Visiting other corkscrew collectors is always an eye opening and fascinating experience. Not only are there the treasures that they have uncovered, and the potential of a trade or two, but to me, I also find it interesting seeing how their corkscrew collection is displayed.
In drawers? In a display case? In stands? On shelves? Hanging on their walls? Mounted in frames? Under the bed in boxes? Hidden in the attic? All of the above?
For those of you that have visited our house, you know that their are lots of corkscrews in a fairly large map case.
Still, as our house is rather small in the grand scheme of things, and the “corkscrew case” is rather large, I have been toying with other options for displaying/housing the collection.
Tommy’s cork corkscrew stands might provide one possibility (although, this will still necessitate building another display case).
Ed Wolffe (one of our loyal readers) has offered up his version of the cork corkscrew stand. This time adding a washer under the cork–I really like the industrial look of this!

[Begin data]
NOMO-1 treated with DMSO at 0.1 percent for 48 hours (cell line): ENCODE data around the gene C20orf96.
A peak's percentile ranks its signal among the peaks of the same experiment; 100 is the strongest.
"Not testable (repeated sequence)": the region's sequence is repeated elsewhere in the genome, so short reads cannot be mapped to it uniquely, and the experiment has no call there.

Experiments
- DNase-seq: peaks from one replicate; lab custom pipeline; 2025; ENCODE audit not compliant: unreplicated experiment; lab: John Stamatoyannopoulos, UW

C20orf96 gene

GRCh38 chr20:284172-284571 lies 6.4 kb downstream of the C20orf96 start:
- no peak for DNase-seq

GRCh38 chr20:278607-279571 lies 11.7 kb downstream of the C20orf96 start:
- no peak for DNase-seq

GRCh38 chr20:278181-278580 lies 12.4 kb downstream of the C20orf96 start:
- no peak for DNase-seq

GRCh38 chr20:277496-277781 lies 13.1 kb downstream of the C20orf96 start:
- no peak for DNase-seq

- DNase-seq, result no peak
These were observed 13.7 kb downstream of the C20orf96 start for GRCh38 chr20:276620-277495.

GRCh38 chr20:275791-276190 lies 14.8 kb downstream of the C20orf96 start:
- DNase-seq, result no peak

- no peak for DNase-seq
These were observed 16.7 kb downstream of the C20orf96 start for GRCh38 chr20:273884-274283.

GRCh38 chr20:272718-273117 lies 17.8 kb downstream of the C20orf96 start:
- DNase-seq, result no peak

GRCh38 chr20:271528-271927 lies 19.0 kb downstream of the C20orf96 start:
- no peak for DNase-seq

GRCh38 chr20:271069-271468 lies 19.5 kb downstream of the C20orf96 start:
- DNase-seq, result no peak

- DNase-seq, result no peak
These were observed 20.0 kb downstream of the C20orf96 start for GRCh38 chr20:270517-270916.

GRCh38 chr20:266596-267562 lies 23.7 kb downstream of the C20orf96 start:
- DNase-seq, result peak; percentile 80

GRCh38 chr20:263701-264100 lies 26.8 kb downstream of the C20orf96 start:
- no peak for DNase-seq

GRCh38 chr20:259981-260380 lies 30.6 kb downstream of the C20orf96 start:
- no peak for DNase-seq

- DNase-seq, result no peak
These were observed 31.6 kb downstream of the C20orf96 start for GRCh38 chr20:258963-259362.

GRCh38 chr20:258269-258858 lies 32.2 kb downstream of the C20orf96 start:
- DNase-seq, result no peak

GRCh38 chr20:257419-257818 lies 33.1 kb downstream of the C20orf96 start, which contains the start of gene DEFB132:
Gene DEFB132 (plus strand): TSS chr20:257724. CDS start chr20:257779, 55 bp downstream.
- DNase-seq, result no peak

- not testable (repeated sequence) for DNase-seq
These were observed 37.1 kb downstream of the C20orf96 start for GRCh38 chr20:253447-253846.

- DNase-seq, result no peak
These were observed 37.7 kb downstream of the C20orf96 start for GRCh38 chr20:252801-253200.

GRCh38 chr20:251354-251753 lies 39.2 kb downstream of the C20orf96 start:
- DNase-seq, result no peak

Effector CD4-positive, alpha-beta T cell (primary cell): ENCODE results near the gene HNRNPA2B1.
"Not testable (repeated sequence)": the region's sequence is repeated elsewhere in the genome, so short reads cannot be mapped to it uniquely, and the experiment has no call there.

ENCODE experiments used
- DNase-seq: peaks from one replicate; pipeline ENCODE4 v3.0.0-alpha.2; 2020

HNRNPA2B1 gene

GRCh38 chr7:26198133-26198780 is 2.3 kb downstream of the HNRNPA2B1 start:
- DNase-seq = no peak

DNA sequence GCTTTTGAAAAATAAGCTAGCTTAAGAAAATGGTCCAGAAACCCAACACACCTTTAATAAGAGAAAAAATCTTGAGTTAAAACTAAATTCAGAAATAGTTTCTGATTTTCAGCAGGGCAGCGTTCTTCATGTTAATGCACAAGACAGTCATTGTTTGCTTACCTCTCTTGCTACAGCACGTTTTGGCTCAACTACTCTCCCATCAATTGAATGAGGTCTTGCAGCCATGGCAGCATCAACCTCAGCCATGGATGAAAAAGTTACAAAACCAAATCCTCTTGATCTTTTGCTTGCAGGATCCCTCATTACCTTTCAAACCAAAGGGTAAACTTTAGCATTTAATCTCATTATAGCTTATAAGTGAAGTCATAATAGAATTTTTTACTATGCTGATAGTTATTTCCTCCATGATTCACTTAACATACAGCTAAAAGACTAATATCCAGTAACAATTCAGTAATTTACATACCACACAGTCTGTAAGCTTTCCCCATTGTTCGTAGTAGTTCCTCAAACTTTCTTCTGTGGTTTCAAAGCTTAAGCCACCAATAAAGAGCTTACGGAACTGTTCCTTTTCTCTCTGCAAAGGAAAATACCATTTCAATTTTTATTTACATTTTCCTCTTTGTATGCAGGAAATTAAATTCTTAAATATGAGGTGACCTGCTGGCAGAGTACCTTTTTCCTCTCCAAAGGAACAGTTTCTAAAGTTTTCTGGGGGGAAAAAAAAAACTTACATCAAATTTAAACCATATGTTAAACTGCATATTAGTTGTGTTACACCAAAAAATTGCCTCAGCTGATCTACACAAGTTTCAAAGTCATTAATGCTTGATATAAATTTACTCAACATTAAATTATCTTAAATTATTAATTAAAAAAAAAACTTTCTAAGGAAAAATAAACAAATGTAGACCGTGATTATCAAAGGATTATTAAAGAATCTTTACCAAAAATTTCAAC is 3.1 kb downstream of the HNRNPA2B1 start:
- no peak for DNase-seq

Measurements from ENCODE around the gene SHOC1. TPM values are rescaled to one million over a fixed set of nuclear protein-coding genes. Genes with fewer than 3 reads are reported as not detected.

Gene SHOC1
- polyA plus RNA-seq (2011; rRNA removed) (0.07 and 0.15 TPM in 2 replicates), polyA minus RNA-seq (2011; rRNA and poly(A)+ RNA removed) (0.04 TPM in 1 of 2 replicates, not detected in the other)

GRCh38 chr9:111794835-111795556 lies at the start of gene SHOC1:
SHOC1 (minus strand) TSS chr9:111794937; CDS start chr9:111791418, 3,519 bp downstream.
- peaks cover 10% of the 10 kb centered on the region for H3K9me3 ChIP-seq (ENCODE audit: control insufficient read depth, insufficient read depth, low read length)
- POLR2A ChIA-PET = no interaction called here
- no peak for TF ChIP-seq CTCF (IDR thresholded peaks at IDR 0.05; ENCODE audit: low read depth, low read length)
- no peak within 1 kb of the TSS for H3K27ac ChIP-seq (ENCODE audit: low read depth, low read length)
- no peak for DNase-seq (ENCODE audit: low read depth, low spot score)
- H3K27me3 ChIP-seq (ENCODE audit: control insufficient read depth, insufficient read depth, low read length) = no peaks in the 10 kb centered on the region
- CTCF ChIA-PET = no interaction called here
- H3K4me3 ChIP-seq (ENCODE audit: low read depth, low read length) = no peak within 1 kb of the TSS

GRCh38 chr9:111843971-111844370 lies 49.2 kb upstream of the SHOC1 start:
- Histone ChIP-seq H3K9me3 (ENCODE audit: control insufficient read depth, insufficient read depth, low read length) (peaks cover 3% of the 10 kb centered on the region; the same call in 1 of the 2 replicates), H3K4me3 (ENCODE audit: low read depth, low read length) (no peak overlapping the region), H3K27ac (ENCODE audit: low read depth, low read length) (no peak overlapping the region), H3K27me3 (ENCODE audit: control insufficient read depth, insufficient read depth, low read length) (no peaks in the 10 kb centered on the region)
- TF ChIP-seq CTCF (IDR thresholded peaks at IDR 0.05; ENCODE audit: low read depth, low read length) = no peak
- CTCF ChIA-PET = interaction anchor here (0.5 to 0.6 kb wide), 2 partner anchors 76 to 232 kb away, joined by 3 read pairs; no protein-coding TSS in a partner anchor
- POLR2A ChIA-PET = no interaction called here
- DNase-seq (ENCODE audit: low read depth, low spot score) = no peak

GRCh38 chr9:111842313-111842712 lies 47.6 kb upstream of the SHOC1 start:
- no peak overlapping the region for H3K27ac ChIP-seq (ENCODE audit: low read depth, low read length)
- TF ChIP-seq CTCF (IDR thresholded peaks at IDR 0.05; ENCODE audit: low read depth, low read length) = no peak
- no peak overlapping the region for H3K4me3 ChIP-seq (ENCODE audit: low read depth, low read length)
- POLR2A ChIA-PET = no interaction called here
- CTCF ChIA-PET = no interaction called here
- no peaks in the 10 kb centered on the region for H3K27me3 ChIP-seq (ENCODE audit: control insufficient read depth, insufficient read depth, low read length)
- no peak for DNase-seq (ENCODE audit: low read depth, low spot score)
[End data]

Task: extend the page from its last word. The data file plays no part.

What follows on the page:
Ed explains, The metal washers offer a different cosmetic feel (some will like it, some will not) but the weight of the metal does seem to offer better stability to the mounted corkscrews. Oh, and I put four small felt dots under the washer to both offer some mechanical space to the tiny bit of screw head and a non-scratchfeature to the stands.
Thanks Ed! Very cool idea!
One of the potential best 6 of the year, which was only acquired this last week, is a R. Murphy corkscrew with button. For all the Murphys within the collection, and there are many, this has proven to be one of the harder pieces to find.
I have picked up various bells, direct pulls, buttons, and mechanical Murphys, and even an ivory handed Murphy, but the patented button with upturned hook has proved rather elusive, until recently.
Marked across the button R. MURPHY, HARVARD, MASS. PAT. APRIL 23, 1901, this is definitely one that I have been after for some time, and has been added to the Murphy Corkscrews page on the website.
I am still on the hunt for other Murphy corkscrews; wooden handles with blades on the side, button with grabbing hooks underneath, and why not have two Murphys with ivory handles : )
If you have a Murphy or an R. Murphy Boston signed corkscrew with which you would like to part, feel free to drop me a line. If it is of interest, I am sure we can arrange a trade.
The lovely certified personal personal trainer and I got back from the West Coast yesterday, and will be back on the boat heading to the mainland come Wednesday to spend Thanksgiving (we are doing the cooking at their place) with friends.
And, as often happens when you are gone for 10 days, the post office box was overflowing–inside was a actually little yellow card which read “overflow.”